Old School Runescape’s Unexpected Rise in Popularity

Runescape is a veteran when it comes to MMOs. The 16-year-old game has always been a popular one but lately, there has been a surge in its popularity and suddenly more and more people are picking up the game. Of course, like any hit game, there has forever been a core group of players who have not stopped their adventure online, but it seems like those who have left in the past are returning in numbers, and they’re not coming alone. So why the sudden surge?

I’ve chatted with a few players on Reddit and in various other sources and I have a better idea of why people are returning and continuing to play. The hook is well and truly out and whatever appealed to them as younger players still resonate with them now.

One user told me that he had been playing since the early 2000’s. “I had times where I would stop playing and then come back to the game after a few months away. This would usually be when the developers released new updates like mini-games or quests. I wanted the rewards they offered and because I had a few friends who still played, it seemed worth my time.”

Runescape was one of the first truly free-to-play MMOs. It opened other developers eyes to how you could sustain a free online game, whilst still be able to cover the development costs.  Kids from all walks of life could jump online with friends without having to ask for their parent’s credit-card details. The prospect of unlimited free gaming was seductive and although the business model has changed slightly since then, it’s still just as simple to play as it was back then.

When a game offers you a simple and effective character creation like Runescape, you instantly feel at home. From slaying your first enemy to completing its effective tutorial, you can see why it’s easy to get hooked. You can even download a client that lets you play in a browser, just like old times.

For many returning players it’s a case of the familiar with a nice dose of nostalgia that brings them back. “This was the first MMO I ever played after being introduced to it by a school friend. We could stay up all night questing and I think I just grew attached to the camaraderie it offered since then” states another user. “He doesn’t play much anymore, but he tends to drop in from time to time when I tell him about the updates. I love how the developers are continuing to support a popular, yet very old game with large updates so I like to show my appreciation for that.”

The beauty this game offered was the chance to enter another world rife with dangers around every corner. Runescape actively pushed players towards working together, whether that was in your guild or teaming up following a random encounter. The sense of community this game has created is evident on the forums alone and from my experience, they seem a friendly bunch too.

Runescape steps away from the traditional co-operative MMO play of simply slaying monsters together and edges towards other diverse tasks that encourage people to work together. For example, players can borrow skills from other players at a higher level. This is quite a unique concept for an MMO, but this is just one of a number of recent changes to the game which may have impacted the surge in players returning.

One player told me “The game has really changed since its first release and most of that is for the better. I love the casual play it offers and it’s one of the first things I look for when I’m just wanting a chilled out night with my friends. You can go at the pace you want and in the direction, you want too. If you want to fight mega-bosses, then you can, but if you just want an AFK night, chopping down trees then that’s also fine.”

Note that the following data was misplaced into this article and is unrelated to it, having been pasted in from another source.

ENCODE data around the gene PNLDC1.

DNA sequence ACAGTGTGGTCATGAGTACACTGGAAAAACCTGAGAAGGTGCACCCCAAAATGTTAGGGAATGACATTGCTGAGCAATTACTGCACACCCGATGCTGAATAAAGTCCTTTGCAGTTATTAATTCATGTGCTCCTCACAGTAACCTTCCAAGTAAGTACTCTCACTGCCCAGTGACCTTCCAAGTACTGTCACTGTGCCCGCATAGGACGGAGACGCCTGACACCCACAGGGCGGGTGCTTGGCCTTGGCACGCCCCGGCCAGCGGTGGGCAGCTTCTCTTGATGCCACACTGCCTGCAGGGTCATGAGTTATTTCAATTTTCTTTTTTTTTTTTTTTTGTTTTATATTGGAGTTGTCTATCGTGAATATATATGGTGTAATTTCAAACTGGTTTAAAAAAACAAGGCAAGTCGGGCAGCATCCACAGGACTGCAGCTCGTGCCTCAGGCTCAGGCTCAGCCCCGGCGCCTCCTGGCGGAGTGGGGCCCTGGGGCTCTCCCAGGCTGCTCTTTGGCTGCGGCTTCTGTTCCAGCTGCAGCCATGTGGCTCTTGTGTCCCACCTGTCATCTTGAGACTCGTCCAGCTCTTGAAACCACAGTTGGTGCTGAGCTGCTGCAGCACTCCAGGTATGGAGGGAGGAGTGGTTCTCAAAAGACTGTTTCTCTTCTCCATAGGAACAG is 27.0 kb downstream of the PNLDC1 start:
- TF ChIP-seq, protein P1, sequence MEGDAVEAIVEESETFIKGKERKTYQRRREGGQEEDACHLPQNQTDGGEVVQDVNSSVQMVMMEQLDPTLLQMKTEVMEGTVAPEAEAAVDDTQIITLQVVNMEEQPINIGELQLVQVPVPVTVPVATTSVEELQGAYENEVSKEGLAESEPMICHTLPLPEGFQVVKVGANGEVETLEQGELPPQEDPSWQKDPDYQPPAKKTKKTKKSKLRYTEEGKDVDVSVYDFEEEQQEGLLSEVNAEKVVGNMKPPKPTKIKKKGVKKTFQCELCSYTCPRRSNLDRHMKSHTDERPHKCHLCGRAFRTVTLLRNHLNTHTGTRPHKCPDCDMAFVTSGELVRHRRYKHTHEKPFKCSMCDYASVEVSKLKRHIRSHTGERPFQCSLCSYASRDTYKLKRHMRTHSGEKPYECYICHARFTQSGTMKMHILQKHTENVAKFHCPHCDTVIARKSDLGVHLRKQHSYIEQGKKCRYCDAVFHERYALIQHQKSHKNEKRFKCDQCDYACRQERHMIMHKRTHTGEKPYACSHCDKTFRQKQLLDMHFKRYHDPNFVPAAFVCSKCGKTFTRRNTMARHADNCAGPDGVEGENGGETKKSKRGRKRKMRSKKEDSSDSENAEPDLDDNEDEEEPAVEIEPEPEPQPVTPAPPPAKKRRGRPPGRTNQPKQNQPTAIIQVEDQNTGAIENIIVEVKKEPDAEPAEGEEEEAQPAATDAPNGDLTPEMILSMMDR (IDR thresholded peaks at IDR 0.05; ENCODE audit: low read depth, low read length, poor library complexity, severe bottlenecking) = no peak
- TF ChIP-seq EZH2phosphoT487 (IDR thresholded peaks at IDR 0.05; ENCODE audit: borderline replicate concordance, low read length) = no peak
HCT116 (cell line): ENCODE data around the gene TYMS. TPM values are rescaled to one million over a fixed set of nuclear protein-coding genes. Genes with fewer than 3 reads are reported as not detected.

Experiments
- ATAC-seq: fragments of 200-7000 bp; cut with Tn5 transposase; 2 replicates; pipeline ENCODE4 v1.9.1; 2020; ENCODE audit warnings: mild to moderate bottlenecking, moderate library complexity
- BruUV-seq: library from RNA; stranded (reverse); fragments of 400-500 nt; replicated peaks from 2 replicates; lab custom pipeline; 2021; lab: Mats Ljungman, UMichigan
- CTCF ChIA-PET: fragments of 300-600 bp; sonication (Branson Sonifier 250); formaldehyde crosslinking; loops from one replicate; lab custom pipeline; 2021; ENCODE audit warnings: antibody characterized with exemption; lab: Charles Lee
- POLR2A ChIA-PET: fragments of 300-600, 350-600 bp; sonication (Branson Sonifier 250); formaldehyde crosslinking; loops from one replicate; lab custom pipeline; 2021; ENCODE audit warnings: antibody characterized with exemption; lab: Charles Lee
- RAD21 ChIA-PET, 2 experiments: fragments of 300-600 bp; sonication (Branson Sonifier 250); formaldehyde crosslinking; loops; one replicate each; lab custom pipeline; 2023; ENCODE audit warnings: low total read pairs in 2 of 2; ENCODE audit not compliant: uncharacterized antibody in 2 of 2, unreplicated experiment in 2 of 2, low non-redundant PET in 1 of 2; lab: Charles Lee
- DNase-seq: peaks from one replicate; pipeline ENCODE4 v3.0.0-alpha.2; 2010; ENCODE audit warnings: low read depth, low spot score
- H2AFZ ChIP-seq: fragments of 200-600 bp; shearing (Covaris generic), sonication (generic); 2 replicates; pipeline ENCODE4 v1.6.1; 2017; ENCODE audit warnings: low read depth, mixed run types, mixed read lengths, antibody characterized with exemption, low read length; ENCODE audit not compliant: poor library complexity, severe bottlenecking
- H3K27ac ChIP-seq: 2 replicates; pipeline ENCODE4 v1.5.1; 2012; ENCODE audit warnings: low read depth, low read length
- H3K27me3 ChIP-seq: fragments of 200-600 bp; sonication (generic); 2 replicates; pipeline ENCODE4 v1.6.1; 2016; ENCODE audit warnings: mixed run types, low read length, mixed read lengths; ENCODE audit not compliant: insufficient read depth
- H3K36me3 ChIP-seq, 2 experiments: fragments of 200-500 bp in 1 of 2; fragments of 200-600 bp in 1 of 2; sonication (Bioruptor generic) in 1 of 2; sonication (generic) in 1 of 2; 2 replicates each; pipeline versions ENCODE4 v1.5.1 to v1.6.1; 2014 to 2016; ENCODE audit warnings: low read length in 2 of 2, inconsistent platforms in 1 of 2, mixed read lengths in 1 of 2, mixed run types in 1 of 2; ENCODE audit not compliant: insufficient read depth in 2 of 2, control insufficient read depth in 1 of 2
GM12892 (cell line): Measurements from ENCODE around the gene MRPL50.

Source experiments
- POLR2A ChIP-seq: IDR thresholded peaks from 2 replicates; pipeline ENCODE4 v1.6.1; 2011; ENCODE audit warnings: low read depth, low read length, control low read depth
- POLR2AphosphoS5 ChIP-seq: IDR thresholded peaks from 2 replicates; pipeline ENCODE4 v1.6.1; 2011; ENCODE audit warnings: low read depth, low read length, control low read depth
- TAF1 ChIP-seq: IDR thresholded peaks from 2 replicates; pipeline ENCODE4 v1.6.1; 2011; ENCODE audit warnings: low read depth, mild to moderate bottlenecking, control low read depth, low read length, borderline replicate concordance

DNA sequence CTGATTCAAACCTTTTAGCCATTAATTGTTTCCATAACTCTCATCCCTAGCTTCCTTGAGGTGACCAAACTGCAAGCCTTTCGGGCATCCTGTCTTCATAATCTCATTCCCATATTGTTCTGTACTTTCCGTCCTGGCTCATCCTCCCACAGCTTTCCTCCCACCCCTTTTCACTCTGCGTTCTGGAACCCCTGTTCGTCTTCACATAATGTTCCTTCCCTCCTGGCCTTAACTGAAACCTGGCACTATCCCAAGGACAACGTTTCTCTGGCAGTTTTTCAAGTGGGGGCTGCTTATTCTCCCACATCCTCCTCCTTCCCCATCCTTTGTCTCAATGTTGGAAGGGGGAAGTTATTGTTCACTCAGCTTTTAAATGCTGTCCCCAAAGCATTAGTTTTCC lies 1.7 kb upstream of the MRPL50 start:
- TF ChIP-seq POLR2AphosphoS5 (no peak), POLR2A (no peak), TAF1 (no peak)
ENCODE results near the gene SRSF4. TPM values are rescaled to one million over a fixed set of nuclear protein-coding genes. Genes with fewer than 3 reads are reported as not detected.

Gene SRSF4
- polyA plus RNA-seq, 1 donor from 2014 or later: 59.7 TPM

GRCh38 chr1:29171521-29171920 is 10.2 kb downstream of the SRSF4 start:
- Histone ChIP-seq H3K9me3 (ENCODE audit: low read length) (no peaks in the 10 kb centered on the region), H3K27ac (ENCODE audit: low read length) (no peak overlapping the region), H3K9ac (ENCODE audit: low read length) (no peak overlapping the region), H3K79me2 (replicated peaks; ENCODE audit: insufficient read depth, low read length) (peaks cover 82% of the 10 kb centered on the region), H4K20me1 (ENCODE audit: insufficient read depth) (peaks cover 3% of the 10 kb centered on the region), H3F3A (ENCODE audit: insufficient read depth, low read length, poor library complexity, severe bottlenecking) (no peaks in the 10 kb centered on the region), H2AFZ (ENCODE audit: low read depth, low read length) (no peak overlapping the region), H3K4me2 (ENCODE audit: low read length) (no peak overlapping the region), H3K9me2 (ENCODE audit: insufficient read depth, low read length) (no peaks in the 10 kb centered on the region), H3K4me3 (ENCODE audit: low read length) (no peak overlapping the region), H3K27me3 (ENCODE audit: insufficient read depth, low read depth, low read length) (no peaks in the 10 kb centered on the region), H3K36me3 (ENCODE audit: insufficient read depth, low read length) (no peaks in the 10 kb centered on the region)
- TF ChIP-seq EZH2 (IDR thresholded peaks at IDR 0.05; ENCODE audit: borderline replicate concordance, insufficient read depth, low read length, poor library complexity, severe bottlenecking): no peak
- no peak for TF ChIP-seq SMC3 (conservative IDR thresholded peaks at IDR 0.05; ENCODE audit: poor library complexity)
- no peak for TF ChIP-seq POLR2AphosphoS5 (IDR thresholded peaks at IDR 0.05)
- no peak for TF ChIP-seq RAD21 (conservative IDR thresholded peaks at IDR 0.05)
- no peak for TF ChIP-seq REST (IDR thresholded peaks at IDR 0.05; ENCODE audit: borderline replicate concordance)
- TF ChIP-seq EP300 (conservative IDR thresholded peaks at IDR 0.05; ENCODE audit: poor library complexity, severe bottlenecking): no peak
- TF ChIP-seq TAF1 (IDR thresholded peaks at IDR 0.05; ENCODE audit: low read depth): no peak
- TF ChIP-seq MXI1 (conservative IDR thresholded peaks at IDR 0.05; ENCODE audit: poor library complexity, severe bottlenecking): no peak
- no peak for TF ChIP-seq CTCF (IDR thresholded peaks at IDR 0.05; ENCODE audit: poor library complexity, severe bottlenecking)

Of course, there have been some historic changes that haven’t gone down as well as developers Jagex would have hoped. One longtime player recalled the events telling me “Back when they (Jagex) updated the wilderness which basically changed PVP as people knew it there was outrage. Without the help of things like Facebook groups back then it was a matter of all grouping together in game to voice our displeasure.”

That said the majority of the changes have been welcomed and that only adds to people favorable loyalty to title many have played for more than 10 years. When I started speaking to the community I realized that the player base is so diverse. People of all ages group together in guilds and groups and the interaction between them seem friendly and nonhostile, for the most part.

“There are people who are 40 years old who play Runescape with their kids in my guild. There’s no bias towards younger or older players and I haven’t really found that in many online games before” A user told me.

It seems like everyone has their own reasons for still playing Runescape, but from what I’ve learned from speaking to people, nostalgia can go a long way in keeping you hooked on something. Runescape is the gateway for many of us into the world of online gaming and it works for people on both ends of the spectrum.

Casual players and hardcore players alike seem to find common ground in a non-hostile and less-trolly environment. Runescape is back on the rise and when you speak to the people at the heart of that it’s easy to see why. The world of Gielinor is still very much open for business, come in wipe your feet, perhaps even slay a zombie pirate or two.

Constantly threatening to write a book, but always with a story to tell. Tom has a typical northern English soul. He may sound as mundane as Jon Snow, but at least he tries to articulate. Lover of video games, comics, geek pop culture and wishing he could play Dungeons & Dragons.
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